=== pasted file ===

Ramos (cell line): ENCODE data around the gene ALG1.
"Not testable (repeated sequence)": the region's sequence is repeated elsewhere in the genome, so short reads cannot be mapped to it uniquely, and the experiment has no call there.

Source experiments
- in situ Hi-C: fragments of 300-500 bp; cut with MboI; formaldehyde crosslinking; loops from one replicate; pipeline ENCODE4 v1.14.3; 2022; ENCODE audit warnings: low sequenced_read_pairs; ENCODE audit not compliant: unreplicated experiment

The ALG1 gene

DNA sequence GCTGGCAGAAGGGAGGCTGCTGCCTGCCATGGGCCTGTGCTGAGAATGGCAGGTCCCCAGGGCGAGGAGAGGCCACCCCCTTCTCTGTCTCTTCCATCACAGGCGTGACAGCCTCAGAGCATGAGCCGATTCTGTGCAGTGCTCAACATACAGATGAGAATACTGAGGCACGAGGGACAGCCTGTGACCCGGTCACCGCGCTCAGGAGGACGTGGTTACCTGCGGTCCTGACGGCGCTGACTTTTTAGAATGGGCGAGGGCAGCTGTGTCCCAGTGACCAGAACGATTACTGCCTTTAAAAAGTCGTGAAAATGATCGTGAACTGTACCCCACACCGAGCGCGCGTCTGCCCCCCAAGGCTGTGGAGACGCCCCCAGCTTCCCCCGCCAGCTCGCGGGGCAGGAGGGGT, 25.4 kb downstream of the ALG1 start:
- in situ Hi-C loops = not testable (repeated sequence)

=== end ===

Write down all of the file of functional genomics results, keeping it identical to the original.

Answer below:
Ramos (cell line): ENCODE data around the gene ALG1.
"Not testable (repeated sequence)": the region's sequence is repeated elsewhere in the genome, so short reads cannot be mapped to it uniquely, and the experiment has no call there.

Source experiments
- in situ Hi-C: fragments of 300-500 bp; cut with MboI; formaldehyde crosslinking; loops from one replicate; pipeline ENCODE4 v1.14.3; 2022; ENCODE audit warnings: low sequenced_read_pairs; ENCODE audit not compliant: unreplicated experiment

The ALG1 gene

DNA sequence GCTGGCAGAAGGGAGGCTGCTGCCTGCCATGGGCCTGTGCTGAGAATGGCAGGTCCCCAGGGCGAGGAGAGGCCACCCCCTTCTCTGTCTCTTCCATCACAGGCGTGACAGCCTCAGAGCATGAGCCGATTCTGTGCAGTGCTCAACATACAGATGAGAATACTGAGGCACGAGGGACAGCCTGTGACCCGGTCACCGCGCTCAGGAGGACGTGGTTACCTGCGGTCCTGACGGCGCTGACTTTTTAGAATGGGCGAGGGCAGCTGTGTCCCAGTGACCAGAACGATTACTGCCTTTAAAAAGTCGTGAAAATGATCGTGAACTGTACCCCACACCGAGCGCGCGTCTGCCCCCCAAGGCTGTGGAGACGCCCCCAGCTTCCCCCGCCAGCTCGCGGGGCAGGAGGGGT, 25.4 kb downstream of the ALG1 start:
- in situ Hi-C loops = not testable (repeated sequence)